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8 Conservative moveme nt and then the Jewish Femi nist movement that major changes in the role of women occurred. In eighteenth century Germany, many Jews began to flaunt their Germanness as they privatized their Jewishness in an attempt to avoid anti Jewish sentiment from their community. The pressures for social integration into general society led many to abandon their Jewish practices which they felt set up a barrier against social intercourse (i.e keeping kosher). In the end of the eighteenth and in the first half of the nineteenth centuries, the Reform movement emerged out of the confrontation between traditional ghetto Judaism and the intellectual and aesthetic environment of the eighteenth century Enlightenment 21 Reform Judaism emerged in Germany and acted as an option for those who did not want to reject all of the Jewish traditions, embrace all of Jewish law, or convert to Christianity. The Reform movement modified certain traditional beliefs and ideals in order to be compatible to the surrounding modern cul ture The hope of the Reform movement was to bring people back to r eligious services by making their ideologies match modern ideas by modifying the place of law in Jewish life and by changing certain tradition al belief s or ideals. The Reform movement served not only as a means to regain those who had given up Jewish tradition, but also as a way to modify the practice of Jews still living according to tradition 22 Reformers argue that Judaism possessed its own inherent dynamism and that it not o nly kept pace with the advance ment of the human spirit but made possible its progress 21 Flohr ed. 20 th Century Jewish Religious Thought ( Philadelphia: PA, The Jewish Publication Society 2009), 765. 22 Werner Eugen Mosse: Revolution and Evolution 1848 in German Jewish History (Germany, Leo Baeck Institute, 1981), 260 265.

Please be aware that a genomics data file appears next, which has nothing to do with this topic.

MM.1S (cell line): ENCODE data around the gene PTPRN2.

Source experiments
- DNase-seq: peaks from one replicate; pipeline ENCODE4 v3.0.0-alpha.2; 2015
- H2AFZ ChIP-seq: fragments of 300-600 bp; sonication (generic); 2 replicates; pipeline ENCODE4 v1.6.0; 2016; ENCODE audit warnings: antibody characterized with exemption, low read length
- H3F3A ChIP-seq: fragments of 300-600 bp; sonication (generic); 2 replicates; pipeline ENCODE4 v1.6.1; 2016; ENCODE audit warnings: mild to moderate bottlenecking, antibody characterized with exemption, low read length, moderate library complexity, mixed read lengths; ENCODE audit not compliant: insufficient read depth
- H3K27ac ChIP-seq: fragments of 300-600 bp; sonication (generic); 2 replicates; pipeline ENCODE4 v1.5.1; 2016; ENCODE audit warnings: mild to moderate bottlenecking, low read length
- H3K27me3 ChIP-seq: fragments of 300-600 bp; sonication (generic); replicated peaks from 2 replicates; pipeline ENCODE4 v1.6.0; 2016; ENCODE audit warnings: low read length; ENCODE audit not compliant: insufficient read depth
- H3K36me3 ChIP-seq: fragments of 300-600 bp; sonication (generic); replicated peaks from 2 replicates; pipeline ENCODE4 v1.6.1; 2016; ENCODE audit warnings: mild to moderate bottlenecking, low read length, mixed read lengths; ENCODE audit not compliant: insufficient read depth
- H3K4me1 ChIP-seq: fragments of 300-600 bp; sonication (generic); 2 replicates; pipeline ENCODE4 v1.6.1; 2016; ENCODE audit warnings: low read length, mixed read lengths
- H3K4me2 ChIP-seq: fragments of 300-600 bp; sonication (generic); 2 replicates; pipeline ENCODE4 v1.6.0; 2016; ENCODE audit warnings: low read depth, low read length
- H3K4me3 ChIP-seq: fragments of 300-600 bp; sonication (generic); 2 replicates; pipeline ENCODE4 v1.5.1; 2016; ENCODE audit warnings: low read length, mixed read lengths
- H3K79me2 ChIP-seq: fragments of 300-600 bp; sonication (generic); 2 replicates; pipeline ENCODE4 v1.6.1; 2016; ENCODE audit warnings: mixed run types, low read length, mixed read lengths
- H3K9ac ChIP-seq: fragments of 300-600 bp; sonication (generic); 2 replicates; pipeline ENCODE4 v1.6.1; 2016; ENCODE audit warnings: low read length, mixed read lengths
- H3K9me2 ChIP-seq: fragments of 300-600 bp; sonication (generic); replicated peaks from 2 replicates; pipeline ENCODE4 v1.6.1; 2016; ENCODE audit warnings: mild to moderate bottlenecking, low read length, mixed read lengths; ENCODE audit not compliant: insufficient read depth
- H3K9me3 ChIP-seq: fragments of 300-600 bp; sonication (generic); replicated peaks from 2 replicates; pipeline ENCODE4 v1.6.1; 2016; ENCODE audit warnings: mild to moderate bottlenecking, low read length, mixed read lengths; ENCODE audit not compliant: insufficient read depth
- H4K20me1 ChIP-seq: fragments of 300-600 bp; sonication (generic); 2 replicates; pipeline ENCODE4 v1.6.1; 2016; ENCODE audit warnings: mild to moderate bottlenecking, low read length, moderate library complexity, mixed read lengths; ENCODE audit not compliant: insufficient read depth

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9 I t was not until the beginning of Reform Judaism that any changes in women in Judaism occu r red The third Reform Rabbin i cal Council met in Breasla u in 1846 and it was at this time that the C ouncil attempted to grant women total equality The resolution created by the council called for women to be able to practice all mitzvot equal participation of both sexes in marital life and parenting, female participation in attending public services to eliminate the benediction shel o assani ishaha (who has not made me a woman) from daily liturgy and to include women in the process of Bat/Bar Mitzvahs 23 Howeve r, despite the attempts of the C ouncil to create equality between men and women Jewish law and tradition reinfor ced by sexism of German society remained remarkably resistant to female intrusion. 24 Women remained the guardians of tradition a socia bility 25 The y still sat in a often stayed home instead of attending prayer. No encouragement was given to women to seek leadership roles within the synagogue structure and many of the Jewish laws regarding women remained unch anged. Even though wo men would need to wait for further changes, the first steps had been taken in creating equality for women in the synagogue and Judaism. T he R eform movement in Germany laid the foundation for further change to occur in the arena of From the movement stemmed many other ideological groups on the issue of female equality. In 1904, the Judischer Frauenbund (League of Jewish Women) was founded, which combined feminist goals with a strong sense of J ewish 23 Rabbi Sally Priesand: Judaism and the New Woman (New York: N.Y, Behrman House Inc. 1975), 32. 24 Judith Baskin: Jewish Women in Historical Perspective ( Detroit: Michigan, Wayne State University Press, 1998), 236. 25 Baskin, 234.